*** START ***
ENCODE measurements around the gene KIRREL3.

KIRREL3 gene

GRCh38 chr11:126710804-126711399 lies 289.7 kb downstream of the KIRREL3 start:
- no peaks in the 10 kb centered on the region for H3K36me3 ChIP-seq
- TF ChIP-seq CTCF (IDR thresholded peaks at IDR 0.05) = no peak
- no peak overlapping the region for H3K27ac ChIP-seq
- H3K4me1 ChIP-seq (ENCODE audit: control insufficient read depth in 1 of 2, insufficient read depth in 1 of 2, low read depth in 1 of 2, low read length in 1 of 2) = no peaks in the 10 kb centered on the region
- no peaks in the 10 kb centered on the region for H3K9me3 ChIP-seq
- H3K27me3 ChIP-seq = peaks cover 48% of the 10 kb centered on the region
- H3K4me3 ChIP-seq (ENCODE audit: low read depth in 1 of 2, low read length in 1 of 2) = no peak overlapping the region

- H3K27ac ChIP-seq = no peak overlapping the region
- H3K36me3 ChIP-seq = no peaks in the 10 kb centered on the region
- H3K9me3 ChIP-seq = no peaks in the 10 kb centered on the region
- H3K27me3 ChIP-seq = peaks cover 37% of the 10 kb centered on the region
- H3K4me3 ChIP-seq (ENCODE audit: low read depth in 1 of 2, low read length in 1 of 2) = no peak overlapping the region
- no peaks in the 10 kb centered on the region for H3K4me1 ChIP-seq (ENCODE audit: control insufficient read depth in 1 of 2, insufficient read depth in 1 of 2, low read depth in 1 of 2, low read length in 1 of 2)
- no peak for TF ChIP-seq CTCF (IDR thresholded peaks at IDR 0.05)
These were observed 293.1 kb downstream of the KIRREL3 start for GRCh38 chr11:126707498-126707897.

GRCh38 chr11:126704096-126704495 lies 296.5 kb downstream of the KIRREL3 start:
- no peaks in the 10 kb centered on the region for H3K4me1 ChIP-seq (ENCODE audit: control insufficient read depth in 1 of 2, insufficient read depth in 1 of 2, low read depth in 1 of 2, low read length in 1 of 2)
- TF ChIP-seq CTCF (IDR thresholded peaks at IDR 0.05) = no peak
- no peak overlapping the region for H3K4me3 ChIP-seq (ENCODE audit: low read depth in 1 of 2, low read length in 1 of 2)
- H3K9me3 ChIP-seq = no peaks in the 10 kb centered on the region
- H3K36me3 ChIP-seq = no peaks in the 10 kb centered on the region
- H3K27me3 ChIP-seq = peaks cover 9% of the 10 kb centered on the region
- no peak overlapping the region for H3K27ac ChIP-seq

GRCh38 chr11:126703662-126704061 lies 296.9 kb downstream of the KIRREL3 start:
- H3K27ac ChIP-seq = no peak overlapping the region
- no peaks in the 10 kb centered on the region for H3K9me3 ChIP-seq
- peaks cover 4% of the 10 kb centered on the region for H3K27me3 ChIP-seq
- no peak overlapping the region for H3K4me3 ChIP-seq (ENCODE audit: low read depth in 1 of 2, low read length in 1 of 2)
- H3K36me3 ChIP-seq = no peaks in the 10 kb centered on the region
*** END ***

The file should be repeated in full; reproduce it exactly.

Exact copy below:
ENCODE measurements around the gene KIRREL3.

KIRREL3 gene

GRCh38 chr11:126710804-126711399 lies 289.7 kb downstream of the KIRREL3 start:
- no peaks in the 10 kb centered on the region for H3K36me3 ChIP-seq
- TF ChIP-seq CTCF (IDR thresholded peaks at IDR 0.05) = no peak
- no peak overlapping the region for H3K27ac ChIP-seq
- H3K4me1 ChIP-seq (ENCODE audit: control insufficient read depth in 1 of 2, insufficient read depth in 1 of 2, low read depth in 1 of 2, low read length in 1 of 2) = no peaks in the 10 kb centered on the region
- no peaks in the 10 kb centered on the region for H3K9me3 ChIP-seq
- H3K27me3 ChIP-seq = peaks cover 48% of the 10 kb centered on the region
- H3K4me3 ChIP-seq (ENCODE audit: low read depth in 1 of 2, low read length in 1 of 2) = no peak overlapping the region

- H3K27ac ChIP-seq = no peak overlapping the region
- H3K36me3 ChIP-seq = no peaks in the 10 kb centered on the region
- H3K9me3 ChIP-seq = no peaks in the 10 kb centered on the region
- H3K27me3 ChIP-seq = peaks cover 37% of the 10 kb centered on the region
- H3K4me3 ChIP-seq (ENCODE audit: low read depth in 1 of 2, low read length in 1 of 2) = no peak overlapping the region
- no peaks in the 10 kb centered on the region for H3K4me1 ChIP-seq (ENCODE audit: control insufficient read depth in 1 of 2, insufficient read depth in 1 of 2, low read depth in 1 of 2, low read length in 1 of 2)
- no peak for TF ChIP-seq CTCF (IDR thresholded peaks at IDR 0.05)
These were observed 293.1 kb downstream of the KIRREL3 start for GRCh38 chr11:126707498-126707897.

GRCh38 chr11:126704096-126704495 lies 296.5 kb downstream of the KIRREL3 start:
- no peaks in the 10 kb centered on the region for H3K4me1 ChIP-seq (ENCODE audit: control insufficient read depth in 1 of 2, insufficient read depth in 1 of 2, low read depth in 1 of 2, low read length in 1 of 2)
- TF ChIP-seq CTCF (IDR thresholded peaks at IDR 0.05) = no peak
- no peak overlapping the region for H3K4me3 ChIP-seq (ENCODE audit: low read depth in 1 of 2, low read length in 1 of 2)
- H3K9me3 ChIP-seq = no peaks in the 10 kb centered on the region
- H3K36me3 ChIP-seq = no peaks in the 10 kb centered on the region
- H3K27me3 ChIP-seq = peaks cover 9% of the 10 kb centered on the region
- no peak overlapping the region for H3K27ac ChIP-seq

GRCh38 chr11:126703662-126704061 lies 296.9 kb downstream of the KIRREL3 start:
- H3K27ac ChIP-seq = no peak overlapping the region
- no peaks in the 10 kb centered on the region for H3K9me3 ChIP-seq
- peaks cover 4% of the 10 kb centered on the region for H3K27me3 ChIP-seq
- no peak overlapping the region for H3K4me3 ChIP-seq (ENCODE audit: low read depth in 1 of 2, low read length in 1 of 2)
- H3K36me3 ChIP-seq = no peaks in the 10 kb centered on the region